Saturday, November 27, 2010

Corporations!

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US judge rules against corporate contribution ban
Federal judge rules that banning corporate donations to political candidates is unconstitutional, because corporations have the same rights as people.
Matthew Barakat, Associated Press
Fri May 27, 2011
ALEXANDRIA, Va. – A U.S. judge has ruled that the campaign finance law banning corporations from making contributions to federal candidates is unconstitutional, saying that a recent Supreme Court decision gives companies the same right to donate as individual citizens enjoy.
In a ruling issued late Thursday, U.S. District Judge James Cacheris tossed out part of an indictment against two people charged with illegally reimbursing donors to Hillary Clinton's 2006 Senate and 2008 presidential campaigns.
Cacheris says that under the Supreme Court's landmark Citizens United decision last year, corporations have the right to give to federal candidates.
The ruling from the federal judge in Virginia is the first of its kind. The Citizens United case had applied only to corporate spending on campaign activities by independent groups, such as ads run by third parties to favor one side, not to direct contributions to the candidates themselves.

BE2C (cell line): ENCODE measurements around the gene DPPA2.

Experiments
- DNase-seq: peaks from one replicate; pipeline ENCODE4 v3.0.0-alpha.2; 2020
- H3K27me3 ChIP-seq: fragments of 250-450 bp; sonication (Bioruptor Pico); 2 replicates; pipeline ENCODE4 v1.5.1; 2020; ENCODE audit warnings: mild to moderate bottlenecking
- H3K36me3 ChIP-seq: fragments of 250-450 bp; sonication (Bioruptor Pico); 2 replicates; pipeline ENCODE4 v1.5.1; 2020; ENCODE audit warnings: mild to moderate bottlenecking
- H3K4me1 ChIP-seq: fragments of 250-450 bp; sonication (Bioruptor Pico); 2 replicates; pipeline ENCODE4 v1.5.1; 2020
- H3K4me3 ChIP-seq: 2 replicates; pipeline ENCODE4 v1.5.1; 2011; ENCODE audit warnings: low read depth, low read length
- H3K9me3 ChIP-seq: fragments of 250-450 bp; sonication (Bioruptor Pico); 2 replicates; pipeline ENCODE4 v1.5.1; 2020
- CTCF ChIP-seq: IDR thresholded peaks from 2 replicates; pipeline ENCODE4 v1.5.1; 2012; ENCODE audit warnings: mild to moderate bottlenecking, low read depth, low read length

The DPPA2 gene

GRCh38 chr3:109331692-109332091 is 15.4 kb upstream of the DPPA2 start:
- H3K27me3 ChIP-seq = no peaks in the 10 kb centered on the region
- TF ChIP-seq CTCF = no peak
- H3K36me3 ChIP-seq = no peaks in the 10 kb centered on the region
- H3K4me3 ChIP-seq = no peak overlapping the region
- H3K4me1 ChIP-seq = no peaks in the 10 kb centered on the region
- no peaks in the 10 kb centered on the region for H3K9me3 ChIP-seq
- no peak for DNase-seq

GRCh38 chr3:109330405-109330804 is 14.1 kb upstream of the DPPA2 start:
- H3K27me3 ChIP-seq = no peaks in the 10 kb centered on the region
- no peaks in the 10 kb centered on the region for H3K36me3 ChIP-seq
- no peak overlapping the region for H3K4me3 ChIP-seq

Cacheris noted in his ruling that only one other court has addressed the issue in the wake of Citizens United ruling. A federal judge in Minnesota ruled the other way, allowing a state ban on corporate contributions to stand.
"(F)or better or worse, Citizens United held that there is no distinction between an individual and a corporation with respect to political speech," Cacheris wrote in his 52-page opinion. "Thus, if an individual can make direct contributions within (the law's) limits, a corporation cannot be banned from doing the same thing."
In court papers, federal prosecutors defending the law said overturning the ban on corporate contributions would ignore a century of legal precedent.